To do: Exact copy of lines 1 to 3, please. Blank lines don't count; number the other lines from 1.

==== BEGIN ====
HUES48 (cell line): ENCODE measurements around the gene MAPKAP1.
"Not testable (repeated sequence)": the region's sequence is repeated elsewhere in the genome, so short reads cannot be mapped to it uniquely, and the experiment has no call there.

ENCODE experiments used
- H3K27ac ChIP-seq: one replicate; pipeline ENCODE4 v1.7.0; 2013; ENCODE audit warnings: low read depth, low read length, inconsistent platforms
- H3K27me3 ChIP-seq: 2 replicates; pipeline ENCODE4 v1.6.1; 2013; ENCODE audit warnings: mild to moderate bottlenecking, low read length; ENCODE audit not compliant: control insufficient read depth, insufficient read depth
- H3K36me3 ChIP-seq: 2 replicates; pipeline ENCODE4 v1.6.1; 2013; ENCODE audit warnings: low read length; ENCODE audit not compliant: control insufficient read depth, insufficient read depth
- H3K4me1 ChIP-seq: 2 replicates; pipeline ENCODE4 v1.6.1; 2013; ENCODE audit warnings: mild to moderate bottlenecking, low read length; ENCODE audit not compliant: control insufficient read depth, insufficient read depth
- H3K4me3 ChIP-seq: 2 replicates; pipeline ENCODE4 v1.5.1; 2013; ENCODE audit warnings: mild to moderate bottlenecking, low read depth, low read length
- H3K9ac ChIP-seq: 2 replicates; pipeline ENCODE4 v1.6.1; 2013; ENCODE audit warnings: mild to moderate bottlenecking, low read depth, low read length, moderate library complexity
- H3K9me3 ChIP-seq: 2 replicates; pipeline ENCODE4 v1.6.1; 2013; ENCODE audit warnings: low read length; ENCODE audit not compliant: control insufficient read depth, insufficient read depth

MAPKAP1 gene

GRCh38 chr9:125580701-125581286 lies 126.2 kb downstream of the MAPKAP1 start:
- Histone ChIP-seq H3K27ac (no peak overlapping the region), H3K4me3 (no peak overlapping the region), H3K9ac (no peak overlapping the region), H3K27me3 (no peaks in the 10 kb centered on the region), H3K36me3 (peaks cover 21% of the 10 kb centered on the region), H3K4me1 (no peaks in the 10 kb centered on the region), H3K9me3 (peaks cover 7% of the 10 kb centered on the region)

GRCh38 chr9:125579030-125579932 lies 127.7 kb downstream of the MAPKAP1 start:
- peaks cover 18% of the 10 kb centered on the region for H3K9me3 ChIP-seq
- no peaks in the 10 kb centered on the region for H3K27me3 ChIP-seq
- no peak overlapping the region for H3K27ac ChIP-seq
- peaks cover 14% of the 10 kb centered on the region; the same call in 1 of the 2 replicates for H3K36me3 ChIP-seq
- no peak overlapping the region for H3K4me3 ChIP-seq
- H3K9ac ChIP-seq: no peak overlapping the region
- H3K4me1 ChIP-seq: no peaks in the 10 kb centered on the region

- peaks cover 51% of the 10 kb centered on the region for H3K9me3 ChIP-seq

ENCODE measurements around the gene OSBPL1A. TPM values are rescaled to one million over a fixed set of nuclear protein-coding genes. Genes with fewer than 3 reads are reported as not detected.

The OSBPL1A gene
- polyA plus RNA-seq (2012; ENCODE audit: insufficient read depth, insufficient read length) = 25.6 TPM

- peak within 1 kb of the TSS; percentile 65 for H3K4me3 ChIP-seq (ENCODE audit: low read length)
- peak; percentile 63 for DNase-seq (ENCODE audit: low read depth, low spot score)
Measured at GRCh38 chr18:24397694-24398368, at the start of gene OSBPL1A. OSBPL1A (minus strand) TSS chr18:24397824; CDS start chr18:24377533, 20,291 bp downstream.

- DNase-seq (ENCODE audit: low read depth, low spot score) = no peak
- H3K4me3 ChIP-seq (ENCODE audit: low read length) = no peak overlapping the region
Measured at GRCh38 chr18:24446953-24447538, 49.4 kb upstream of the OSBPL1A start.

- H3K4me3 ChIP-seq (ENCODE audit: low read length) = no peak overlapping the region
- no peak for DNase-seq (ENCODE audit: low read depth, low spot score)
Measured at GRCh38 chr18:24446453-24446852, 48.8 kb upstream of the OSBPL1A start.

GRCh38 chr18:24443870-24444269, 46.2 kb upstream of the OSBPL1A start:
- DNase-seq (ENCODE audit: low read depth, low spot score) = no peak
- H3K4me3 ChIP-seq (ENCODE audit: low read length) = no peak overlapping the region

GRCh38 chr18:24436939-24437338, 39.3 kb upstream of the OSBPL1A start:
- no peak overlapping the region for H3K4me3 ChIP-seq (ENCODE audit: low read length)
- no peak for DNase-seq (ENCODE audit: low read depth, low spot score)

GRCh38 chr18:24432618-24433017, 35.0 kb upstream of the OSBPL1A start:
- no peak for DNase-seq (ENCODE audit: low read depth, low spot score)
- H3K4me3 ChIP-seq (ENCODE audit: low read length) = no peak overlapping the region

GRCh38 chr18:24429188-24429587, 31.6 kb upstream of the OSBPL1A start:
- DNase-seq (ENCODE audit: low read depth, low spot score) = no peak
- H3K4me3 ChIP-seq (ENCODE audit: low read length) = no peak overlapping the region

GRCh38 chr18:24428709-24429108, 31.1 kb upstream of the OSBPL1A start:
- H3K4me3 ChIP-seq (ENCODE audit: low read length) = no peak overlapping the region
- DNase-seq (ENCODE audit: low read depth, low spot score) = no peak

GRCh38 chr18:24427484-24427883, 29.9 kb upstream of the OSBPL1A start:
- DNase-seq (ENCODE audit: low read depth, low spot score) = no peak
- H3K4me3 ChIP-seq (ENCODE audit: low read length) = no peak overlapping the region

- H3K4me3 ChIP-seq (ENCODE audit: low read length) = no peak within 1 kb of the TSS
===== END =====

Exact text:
HUES48 (cell line): ENCODE measurements around the gene MAPKAP1.
"Not testable (repeated sequence)": the region's sequence is repeated elsewhere in the genome, so short reads cannot be mapped to it uniquely, and the experiment has no call there.

ENCODE experiments used